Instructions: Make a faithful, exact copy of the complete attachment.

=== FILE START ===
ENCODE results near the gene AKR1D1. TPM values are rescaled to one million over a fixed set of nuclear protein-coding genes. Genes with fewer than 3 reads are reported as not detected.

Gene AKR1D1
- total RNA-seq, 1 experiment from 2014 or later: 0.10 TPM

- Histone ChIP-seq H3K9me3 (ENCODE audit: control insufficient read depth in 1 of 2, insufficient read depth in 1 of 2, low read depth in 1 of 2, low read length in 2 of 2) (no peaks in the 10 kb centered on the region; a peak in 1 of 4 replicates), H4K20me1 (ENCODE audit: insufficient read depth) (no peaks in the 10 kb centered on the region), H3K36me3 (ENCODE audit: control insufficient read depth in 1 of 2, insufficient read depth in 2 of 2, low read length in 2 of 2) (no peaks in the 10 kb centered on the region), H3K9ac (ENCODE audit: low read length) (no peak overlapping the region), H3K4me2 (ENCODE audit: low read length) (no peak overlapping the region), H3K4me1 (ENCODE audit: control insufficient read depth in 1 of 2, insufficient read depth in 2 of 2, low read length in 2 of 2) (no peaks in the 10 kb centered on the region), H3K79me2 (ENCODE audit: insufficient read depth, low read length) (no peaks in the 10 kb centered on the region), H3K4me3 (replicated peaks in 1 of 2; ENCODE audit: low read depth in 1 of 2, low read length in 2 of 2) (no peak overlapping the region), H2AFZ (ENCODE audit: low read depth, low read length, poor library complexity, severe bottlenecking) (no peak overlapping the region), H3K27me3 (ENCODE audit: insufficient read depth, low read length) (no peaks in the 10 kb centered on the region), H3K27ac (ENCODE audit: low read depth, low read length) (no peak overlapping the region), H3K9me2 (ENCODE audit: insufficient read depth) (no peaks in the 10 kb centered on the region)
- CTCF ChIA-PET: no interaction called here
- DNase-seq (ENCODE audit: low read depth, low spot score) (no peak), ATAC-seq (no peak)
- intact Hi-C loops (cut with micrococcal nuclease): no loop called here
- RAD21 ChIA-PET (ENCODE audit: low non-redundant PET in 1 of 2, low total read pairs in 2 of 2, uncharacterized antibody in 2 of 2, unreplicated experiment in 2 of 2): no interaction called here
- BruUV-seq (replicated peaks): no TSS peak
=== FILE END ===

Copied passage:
ENCODE results near the gene AKR1D1. TPM values are rescaled to one million over a fixed set of nuclear protein-coding genes. Genes with fewer than 3 reads are reported as not detected.

Gene AKR1D1
- total RNA-seq, 1 experiment from 2014 or later: 0.10 TPM

- Histone ChIP-seq H3K9me3 (ENCODE audit: control insufficient read depth in 1 of 2, insufficient read depth in 1 of 2, low read depth in 1 of 2, low read length in 2 of 2) (no peaks in the 10 kb centered on the region; a peak in 1 of 4 replicates), H4K20me1 (ENCODE audit: insufficient read depth) (no peaks in the 10 kb centered on the region), H3K36me3 (ENCODE audit: control insufficient read depth in 1 of 2, insufficient read depth in 2 of 2, low read length in 2 of 2) (no peaks in the 10 kb centered on the region), H3K9ac (ENCODE audit: low read length) (no peak overlapping the region), H3K4me2 (ENCODE audit: low read length) (no peak overlapping the region), H3K4me1 (ENCODE audit: control insufficient read depth in 1 of 2, insufficient read depth in 2 of 2, low read length in 2 of 2) (no peaks in the 10 kb centered on the region), H3K79me2 (ENCODE audit: insufficient read depth, low read length) (no peaks in the 10 kb centered on the region), H3K4me3 (replicated peaks in 1 of 2; ENCODE audit: low read depth in 1 of 2, low read length in 2 of 2) (no peak overlapping the region), H2AFZ (ENCODE audit: low read depth, low read length, poor library complexity, severe bottlenecking) (no peak overlapping the region), H3K27me3 (ENCODE audit: insufficient read depth, low read length) (no peaks in the 10 kb centered on the region), H3K27ac (ENCODE audit: low read depth, low read length) (no peak overlapping the region), H3K9me2 (ENCODE audit: insufficient read depth) (no peaks in the 10 kb centered on the region)
- CTCF ChIA-PET: no interaction called here
- DNase-seq (ENCODE audit: low read depth, low spot score) (no peak), ATAC-seq (no peak)
- intact Hi-C loops (cut with micrococcal nuclease): no loop called here
- RAD21 ChIA-PET (ENCODE audit: low non-redundant PET in 1 of 2, low total read pairs in 2 of 2, uncharacterized antibody in 2 of 2, unreplicated experiment in 2 of 2): no interaction called here
- BruUV-seq (replicated peaks): no TSS peak